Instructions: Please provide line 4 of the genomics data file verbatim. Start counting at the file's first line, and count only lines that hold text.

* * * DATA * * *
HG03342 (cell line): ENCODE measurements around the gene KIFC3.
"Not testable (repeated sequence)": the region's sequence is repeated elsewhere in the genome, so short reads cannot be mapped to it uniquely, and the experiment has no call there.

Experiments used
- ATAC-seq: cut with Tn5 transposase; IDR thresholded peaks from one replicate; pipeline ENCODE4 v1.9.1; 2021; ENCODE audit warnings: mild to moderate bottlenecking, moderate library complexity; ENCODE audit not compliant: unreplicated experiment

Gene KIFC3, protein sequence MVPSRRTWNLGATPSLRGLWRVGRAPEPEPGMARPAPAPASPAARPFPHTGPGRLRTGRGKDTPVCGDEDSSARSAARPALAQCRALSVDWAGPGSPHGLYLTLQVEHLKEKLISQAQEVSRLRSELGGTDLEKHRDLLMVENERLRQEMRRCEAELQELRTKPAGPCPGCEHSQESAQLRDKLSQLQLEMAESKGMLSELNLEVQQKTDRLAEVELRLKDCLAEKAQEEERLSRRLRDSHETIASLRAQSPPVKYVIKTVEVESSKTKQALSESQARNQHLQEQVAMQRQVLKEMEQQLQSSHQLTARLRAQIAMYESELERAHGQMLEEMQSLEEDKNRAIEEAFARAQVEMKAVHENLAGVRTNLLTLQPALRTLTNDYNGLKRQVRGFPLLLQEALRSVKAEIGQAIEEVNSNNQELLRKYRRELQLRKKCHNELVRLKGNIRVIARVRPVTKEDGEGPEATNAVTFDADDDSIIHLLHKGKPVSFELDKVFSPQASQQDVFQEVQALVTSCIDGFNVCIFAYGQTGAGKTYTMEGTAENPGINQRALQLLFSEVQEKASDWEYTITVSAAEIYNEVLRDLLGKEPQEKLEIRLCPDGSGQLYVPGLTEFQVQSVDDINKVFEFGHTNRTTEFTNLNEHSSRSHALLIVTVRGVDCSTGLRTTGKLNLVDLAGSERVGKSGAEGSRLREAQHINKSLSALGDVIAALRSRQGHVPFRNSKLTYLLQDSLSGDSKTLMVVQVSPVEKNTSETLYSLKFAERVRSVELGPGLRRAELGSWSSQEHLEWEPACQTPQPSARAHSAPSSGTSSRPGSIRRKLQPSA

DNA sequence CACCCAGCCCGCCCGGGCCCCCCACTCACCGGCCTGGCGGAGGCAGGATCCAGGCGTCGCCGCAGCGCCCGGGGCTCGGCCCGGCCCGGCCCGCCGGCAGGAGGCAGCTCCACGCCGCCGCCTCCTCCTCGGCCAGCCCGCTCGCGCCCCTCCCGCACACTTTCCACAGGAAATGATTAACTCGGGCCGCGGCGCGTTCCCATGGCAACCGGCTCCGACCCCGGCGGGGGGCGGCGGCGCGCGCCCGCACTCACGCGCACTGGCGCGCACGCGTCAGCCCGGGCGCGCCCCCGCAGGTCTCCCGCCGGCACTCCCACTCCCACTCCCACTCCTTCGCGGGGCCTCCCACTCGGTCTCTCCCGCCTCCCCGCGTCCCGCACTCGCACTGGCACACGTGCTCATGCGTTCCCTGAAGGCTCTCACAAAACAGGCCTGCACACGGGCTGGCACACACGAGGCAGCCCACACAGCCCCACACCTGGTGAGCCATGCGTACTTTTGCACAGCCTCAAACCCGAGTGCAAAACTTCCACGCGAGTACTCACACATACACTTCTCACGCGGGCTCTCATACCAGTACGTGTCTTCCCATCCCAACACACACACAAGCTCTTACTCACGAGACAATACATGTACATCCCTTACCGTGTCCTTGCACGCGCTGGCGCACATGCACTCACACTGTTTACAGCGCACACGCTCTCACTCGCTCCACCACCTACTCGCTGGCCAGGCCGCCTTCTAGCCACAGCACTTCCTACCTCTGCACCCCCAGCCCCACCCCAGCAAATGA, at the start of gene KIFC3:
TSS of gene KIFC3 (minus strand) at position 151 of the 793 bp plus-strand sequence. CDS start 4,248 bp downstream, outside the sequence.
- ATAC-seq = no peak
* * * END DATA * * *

- ATAC-seq: cut with Tn5 transposase; IDR thresholded peaks from one replicate; pipeline ENCODE4 v1.9.1; 2021; ENCODE audit warnings: mild to moderate bottlenecking, moderate library complexity; ENCODE audit not compliant: unreplicated experiment